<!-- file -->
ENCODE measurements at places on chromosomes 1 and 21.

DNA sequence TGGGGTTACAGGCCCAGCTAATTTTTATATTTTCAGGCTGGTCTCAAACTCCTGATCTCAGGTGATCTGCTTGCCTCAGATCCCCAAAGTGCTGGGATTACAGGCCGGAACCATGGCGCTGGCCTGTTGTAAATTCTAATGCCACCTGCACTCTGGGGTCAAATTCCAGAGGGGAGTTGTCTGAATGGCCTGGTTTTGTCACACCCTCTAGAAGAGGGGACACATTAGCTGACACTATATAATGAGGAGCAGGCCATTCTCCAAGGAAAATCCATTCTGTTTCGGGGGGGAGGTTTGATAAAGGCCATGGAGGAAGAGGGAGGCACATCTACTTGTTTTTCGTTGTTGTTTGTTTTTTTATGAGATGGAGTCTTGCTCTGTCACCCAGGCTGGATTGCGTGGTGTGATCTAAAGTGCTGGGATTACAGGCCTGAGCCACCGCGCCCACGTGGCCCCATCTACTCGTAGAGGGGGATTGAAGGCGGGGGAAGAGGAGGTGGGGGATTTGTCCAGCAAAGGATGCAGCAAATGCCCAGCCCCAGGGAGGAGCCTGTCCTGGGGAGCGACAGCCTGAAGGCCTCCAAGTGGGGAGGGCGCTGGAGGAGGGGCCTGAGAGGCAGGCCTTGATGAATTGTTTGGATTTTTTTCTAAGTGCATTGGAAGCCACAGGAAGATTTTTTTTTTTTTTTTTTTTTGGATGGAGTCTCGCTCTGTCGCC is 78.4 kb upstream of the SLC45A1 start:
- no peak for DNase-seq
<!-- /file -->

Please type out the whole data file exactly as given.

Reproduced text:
ENCODE measurements at places on chromosomes 1 and 21.

DNA sequence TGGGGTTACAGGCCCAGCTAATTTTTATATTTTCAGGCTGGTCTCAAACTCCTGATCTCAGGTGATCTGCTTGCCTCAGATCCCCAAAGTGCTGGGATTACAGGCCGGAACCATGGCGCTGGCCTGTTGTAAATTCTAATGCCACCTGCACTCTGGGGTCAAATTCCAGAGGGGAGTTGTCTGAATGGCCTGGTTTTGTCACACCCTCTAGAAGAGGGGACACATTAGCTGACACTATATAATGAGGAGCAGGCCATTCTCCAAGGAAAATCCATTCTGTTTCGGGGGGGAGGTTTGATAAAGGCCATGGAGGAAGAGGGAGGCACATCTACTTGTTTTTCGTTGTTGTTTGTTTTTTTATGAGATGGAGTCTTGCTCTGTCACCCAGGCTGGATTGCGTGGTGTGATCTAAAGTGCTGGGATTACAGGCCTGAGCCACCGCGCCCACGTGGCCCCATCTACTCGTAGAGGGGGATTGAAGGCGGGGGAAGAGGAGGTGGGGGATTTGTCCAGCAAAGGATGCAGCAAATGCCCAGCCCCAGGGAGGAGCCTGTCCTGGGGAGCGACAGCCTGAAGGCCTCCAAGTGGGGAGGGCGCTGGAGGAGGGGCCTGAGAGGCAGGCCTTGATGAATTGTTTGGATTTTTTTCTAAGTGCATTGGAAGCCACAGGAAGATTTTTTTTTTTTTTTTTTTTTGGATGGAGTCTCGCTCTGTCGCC is 78.4 kb upstream of the SLC45A1 start:
- no peak for DNase-seq